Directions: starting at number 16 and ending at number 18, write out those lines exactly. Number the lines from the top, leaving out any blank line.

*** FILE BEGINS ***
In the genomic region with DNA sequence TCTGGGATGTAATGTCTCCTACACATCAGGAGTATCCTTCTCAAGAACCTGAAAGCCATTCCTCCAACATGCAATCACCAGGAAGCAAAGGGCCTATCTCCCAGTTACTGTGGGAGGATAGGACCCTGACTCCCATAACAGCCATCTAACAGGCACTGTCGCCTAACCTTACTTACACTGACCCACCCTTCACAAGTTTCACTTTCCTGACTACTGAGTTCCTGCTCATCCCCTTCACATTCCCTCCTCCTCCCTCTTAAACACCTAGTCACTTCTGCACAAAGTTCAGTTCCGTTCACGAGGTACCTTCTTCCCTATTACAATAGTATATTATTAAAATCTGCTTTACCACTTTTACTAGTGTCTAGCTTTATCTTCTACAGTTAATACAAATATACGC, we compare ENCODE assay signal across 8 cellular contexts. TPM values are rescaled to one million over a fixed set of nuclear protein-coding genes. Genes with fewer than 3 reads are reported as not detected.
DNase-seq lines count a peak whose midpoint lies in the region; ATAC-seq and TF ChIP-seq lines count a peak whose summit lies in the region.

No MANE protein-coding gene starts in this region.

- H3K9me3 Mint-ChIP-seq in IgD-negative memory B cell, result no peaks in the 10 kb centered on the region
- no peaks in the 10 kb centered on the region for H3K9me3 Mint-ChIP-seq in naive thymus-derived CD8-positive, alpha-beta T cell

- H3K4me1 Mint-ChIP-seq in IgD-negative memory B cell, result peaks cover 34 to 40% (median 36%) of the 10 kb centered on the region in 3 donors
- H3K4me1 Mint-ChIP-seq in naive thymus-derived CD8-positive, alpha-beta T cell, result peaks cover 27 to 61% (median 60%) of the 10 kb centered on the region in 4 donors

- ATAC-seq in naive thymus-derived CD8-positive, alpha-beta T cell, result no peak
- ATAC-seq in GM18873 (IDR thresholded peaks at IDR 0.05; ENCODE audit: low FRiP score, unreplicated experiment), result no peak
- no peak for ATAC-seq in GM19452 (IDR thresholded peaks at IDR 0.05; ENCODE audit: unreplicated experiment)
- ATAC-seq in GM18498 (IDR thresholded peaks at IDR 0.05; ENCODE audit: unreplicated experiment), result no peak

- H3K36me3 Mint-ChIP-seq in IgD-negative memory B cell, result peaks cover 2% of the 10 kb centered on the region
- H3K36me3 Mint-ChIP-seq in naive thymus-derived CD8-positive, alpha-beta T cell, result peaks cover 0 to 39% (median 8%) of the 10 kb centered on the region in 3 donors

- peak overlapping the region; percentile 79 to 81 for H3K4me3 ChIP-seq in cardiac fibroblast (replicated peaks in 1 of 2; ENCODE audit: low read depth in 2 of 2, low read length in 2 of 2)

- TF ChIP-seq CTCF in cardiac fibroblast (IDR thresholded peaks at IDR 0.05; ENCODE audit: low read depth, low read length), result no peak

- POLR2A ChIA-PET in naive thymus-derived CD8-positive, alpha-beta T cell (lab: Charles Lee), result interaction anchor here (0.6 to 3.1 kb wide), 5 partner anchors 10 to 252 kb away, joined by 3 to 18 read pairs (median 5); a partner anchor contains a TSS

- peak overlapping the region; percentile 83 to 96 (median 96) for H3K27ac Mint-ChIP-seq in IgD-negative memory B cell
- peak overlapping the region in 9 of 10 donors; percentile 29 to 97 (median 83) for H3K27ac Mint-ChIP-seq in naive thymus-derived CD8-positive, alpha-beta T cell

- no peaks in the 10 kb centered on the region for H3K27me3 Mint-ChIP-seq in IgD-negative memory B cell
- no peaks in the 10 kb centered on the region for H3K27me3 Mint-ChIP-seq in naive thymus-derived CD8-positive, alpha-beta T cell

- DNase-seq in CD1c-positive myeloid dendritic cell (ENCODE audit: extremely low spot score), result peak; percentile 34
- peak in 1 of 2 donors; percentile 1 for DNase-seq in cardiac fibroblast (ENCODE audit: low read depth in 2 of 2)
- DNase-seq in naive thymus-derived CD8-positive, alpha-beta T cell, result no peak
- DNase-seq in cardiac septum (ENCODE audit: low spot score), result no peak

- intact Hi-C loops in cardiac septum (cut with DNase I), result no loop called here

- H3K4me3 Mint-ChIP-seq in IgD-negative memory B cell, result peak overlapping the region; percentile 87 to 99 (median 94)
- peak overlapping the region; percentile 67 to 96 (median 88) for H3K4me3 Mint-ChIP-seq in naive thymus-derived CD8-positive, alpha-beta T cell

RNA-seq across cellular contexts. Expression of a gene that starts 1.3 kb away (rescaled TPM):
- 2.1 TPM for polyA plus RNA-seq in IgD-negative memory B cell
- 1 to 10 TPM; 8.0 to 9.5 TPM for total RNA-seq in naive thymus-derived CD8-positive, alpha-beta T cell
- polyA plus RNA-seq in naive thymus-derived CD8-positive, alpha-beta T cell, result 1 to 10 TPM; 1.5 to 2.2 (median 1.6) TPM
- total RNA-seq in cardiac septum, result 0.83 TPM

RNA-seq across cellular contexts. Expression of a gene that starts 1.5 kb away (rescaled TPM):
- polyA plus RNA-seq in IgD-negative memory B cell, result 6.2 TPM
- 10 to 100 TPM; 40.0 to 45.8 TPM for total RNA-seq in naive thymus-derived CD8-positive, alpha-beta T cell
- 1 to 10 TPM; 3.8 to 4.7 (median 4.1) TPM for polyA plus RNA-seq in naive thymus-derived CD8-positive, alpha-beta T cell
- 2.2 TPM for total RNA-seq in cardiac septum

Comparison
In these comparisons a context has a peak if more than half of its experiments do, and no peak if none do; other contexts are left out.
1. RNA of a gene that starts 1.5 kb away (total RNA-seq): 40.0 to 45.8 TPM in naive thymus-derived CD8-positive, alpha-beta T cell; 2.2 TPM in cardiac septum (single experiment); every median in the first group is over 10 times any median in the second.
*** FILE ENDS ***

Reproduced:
- POLR2A ChIA-PET in naive thymus-derived CD8-positive, alpha-beta T cell (lab: Charles Lee), result interaction anchor here (0.6 to 3.1 kb wide), 5 partner anchors 10 to 252 kb away, joined by 3 to 18 read pairs (median 5); a partner anchor contains a TSS

- peak overlapping the region; percentile 83 to 96 (median 96) for H3K27ac Mint-ChIP-seq in IgD-negative memory B cell
- peak overlapping the region in 9 of 10 donors; percentile 29 to 97 (median 83) for H3K27ac Mint-ChIP-seq in naive thymus-derived CD8-positive, alpha-beta T cell